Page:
Tag Archives: evergreen people

A Tribute to Wehner Mansion

5985327859_3f314741f2_bHeritage Room azules.pdfThis guy once painted Civil War scenes on a panoramic scale in Chicago. Wonderful William Wehner, German born, American famed artist, moved to Evergreen in the 1880’s and built one of the most beautiful structures in Santa Clara County.  The Blue Hills Estate, Wehner Mansion or Cribari Mansion, whichever you prefer, has been a longstanding gem of Queen Anne architecture hiding in Evergreen.

IMG_0214IMG_0206Behind locked gates, this historically designated but almost uninhabitable building has seen better days.  There’s a questionable title and legal loopholes being used to keep the home out of the bank’s hands exclusively, rendering it unable to be sold, preserved or renovated.  Wait a second, there is life here.  I felt it all around me when I took these photographs.  It’s just not human life.  The Mansion is quickly being reclaimed by nature, and a territorial young buck.  Read the above post for that story.

Wehner, Albert Haentz, Cribari and Mirassou families all utilized this stunning home and its expansive vineyards.  Until the 1970’s, this mansion was storage and winery for some of the world’s most famous vines.

I know it’ll be some time before you make older friends who’ll let you snoop around their homes looking for nuggets of Evergreen gold.  Here’s a reimagining of the Wehner Mansion.

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Here’s the progression of the drawing for your art buffs

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Today’s Wehner Mansion

5985327859_3f314741f2_bP1310186 (2)This introduction to the subject matter at hand isn’t purposefully an alliteration.  It just happens to be one anyway.

Heritage Room azules.pdfWonderful William Wenher was renowned for his winning white wines.  William Wehner was a Chicago-based panoramic painter and winemaker, born in Germany.  The Historic Manor was built by famous skyscaper architect, David Burnham, who would design and build only the one home in his career, friend of Wehner’s from Chicago.  His 1884 built Evergreen Estate still stands behind private gates and ropes, but that’s about all the care it’s had in a while.  These photos are courtesy of Colleen Cortese and the EVC Heritage Room.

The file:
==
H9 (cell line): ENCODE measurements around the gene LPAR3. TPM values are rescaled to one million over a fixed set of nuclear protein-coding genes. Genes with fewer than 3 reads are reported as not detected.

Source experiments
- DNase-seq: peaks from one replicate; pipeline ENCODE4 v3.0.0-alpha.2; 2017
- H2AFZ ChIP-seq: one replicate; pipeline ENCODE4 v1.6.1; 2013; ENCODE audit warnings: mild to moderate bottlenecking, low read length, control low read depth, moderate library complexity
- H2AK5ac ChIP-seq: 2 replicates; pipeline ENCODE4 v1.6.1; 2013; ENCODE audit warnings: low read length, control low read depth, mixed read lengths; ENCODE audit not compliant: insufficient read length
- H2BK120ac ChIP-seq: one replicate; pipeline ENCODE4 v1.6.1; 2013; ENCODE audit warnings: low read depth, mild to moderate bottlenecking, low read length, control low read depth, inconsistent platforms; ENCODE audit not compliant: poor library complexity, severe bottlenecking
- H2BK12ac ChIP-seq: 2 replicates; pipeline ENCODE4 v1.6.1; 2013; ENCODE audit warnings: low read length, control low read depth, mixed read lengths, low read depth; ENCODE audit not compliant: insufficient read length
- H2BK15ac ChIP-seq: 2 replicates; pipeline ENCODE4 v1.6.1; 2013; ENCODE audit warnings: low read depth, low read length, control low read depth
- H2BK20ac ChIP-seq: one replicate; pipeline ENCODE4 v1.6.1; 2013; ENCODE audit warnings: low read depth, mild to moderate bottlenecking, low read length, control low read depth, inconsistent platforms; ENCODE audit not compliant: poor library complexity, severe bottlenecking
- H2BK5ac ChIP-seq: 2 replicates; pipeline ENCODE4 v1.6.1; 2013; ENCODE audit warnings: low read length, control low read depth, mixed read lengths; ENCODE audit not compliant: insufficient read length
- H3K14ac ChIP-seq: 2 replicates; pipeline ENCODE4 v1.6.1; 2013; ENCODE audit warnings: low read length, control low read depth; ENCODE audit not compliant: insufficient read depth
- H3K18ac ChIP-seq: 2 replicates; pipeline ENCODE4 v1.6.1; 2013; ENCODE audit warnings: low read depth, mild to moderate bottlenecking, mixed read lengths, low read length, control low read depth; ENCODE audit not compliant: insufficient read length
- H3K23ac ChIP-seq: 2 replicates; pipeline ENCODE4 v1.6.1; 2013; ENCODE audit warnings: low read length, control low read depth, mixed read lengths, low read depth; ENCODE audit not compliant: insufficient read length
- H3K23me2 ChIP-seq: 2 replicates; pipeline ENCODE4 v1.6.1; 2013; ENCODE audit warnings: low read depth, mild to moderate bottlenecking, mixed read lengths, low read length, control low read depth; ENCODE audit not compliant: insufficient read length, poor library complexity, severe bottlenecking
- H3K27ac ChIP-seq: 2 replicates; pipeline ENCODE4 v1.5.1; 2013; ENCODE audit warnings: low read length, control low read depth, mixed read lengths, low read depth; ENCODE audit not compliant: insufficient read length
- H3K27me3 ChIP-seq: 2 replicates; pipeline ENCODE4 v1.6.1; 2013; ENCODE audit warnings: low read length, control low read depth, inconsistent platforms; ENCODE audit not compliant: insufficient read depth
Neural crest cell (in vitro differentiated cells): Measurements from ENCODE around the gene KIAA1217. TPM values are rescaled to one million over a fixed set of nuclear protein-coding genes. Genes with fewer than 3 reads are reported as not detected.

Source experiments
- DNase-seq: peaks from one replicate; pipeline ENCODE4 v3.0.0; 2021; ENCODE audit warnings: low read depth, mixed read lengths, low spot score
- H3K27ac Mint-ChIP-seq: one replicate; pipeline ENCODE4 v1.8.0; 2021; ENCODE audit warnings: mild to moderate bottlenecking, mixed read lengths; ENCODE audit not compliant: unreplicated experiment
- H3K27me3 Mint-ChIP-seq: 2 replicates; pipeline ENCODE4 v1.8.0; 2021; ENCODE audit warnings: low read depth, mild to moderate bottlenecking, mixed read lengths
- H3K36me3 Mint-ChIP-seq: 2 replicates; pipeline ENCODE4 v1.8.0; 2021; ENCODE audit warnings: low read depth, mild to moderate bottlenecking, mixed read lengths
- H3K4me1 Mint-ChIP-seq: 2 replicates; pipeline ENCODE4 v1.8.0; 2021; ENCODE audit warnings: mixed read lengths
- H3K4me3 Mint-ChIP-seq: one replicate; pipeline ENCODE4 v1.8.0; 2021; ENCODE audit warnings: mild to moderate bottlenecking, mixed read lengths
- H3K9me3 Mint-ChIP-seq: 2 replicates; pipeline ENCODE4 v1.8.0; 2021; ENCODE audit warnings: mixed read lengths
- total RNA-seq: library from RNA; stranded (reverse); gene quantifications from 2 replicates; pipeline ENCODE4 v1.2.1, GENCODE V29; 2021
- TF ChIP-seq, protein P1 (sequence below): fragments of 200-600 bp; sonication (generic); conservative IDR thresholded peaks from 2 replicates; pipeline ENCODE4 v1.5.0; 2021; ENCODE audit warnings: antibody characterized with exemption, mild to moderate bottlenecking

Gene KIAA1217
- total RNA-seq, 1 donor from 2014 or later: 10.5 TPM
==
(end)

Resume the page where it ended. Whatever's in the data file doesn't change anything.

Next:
P1320410lomasazulesUntil recently, I had only seen Colleen’s pictures and sketches of Evergreen’s Queen Anne Victorian.  Wehner, Albert Haentz, Cribaris and Mirassous have all made wine from the winery also on-site, Lomas Azules Winery.  Ebe Frasse, from the Cribari Family, has the fondest memories of growing up in the Blue Mansion.  This perspective had always seemed odd to me until I dropped in on the historic Evergreen jewel.  It is a literal drop into the seat of this Evergreen relic to its arched carriage entrance.

 

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The Wehner Mansion today is boarded up and breaking down.  It clearly hasn’t had a new paint job since the 70’s.  It was deemed unfit for residence in 2014 by City Inspectors.  I like the colors, but an owner should be maintaining this important piece of San Jose History.  It has historic designation.

When I dropped by the property to lay my own eyes on it, I got lost.  Nothing new.  Actually, getting lost has helped me throughout this project.  Upon coming up to a Community stable and garden, the caretakers inquired if I was a real estate agent looking for the Wehner Mansion.  I wish.  But they wished too that something could be done about the beautiful piece of architecture that lay dormant and decaying in their backyard.

IMG_0216I found these windows to be stunning.  The glass remaining is a sight to behold.  If a replacement for this fifth window could be found, it would be incredible from inside.  I’m hoping this is a staircase on the other side.  The rounded feature is generally photographed and admired, but not much is said about its antique glass.  Mrs. Louise Lamantia remembers it well.  In fact, somewhere, some of this glass was donated to a historical society.

IMG_0220This second building here isn’t the attached Winery that’s been so well used by Evergreen vintners.  Wehner’s no dumby.  You’d never invite that nonsense into your backyard nearest your children.  I’d also expect more storage for barrels.

This is a tiny, one room building obscured by trees from Colleen’s sketch and initial sighting of the Wehner Mansion.  This is an old fashion frig or pantry.  This is a kitchen house designed to keep food for as long as it would naturally keep.  This was necessary in the 1800’s.  The Summer ones are built differently than Winter ones. It’s a science of keeping things fresh.  You can see why farming would be big business back then especially.